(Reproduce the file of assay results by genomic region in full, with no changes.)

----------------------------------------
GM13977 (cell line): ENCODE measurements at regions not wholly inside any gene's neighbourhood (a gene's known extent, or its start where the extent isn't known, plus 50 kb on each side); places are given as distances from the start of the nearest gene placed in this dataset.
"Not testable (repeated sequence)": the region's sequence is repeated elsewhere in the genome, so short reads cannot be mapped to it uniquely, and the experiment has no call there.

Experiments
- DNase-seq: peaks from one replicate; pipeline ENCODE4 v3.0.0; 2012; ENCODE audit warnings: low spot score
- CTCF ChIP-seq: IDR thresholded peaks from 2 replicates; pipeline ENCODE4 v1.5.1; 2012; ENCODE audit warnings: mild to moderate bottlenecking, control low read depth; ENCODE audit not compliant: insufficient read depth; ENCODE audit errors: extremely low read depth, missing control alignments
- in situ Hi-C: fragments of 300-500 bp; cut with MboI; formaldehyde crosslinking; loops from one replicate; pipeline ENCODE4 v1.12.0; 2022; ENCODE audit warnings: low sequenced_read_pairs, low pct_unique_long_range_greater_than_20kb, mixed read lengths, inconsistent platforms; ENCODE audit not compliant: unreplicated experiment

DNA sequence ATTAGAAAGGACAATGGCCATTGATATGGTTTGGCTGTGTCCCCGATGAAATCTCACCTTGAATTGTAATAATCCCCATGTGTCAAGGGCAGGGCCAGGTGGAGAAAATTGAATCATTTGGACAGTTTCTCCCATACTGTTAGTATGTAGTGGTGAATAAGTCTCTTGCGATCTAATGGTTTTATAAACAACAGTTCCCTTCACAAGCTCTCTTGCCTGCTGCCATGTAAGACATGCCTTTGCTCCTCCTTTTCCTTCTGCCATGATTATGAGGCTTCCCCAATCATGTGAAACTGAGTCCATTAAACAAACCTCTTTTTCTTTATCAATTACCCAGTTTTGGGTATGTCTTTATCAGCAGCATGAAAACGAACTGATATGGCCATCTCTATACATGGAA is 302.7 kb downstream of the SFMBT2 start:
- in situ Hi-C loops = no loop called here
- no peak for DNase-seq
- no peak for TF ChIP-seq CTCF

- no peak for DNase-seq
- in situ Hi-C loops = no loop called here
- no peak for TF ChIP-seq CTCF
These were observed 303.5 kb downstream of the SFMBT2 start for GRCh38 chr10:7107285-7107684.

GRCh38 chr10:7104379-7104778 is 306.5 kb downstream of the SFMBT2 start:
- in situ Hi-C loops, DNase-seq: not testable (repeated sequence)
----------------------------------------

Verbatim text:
GM13977 (cell line): ENCODE measurements at regions not wholly inside any gene's neighbourhood (a gene's known extent, or its start where the extent isn't known, plus 50 kb on each side); places are given as distances from the start of the nearest gene placed in this dataset.
"Not testable (repeated sequence)": the region's sequence is repeated elsewhere in the genome, so short reads cannot be mapped to it uniquely, and the experiment has no call there.

Experiments
- DNase-seq: peaks from one replicate; pipeline ENCODE4 v3.0.0; 2012; ENCODE audit warnings: low spot score
- CTCF ChIP-seq: IDR thresholded peaks from 2 replicates; pipeline ENCODE4 v1.5.1; 2012; ENCODE audit warnings: mild to moderate bottlenecking, control low read depth; ENCODE audit not compliant: insufficient read depth; ENCODE audit errors: extremely low read depth, missing control alignments
- in situ Hi-C: fragments of 300-500 bp; cut with MboI; formaldehyde crosslinking; loops from one replicate; pipeline ENCODE4 v1.12.0; 2022; ENCODE audit warnings: low sequenced_read_pairs, low pct_unique_long_range_greater_than_20kb, mixed read lengths, inconsistent platforms; ENCODE audit not compliant: unreplicated experiment

DNA sequence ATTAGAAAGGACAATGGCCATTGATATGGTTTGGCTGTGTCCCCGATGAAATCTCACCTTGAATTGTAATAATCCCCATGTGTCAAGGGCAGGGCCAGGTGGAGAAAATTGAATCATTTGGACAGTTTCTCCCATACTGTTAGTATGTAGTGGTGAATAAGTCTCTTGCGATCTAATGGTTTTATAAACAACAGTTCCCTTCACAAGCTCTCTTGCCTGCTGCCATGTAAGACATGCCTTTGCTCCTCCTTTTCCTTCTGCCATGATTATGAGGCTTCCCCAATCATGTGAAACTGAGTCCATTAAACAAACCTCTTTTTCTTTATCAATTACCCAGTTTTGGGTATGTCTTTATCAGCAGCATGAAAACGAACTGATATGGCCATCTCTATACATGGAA is 302.7 kb downstream of the SFMBT2 start:
- in situ Hi-C loops = no loop called here
- no peak for DNase-seq
- no peak for TF ChIP-seq CTCF

- no peak for DNase-seq
- in situ Hi-C loops = no loop called here
- no peak for TF ChIP-seq CTCF
These were observed 303.5 kb downstream of the SFMBT2 start for GRCh38 chr10:7107285-7107684.

GRCh38 chr10:7104379-7104778 is 306.5 kb downstream of the SFMBT2 start:
- in situ Hi-C loops, DNase-seq: not testable (repeated sequence)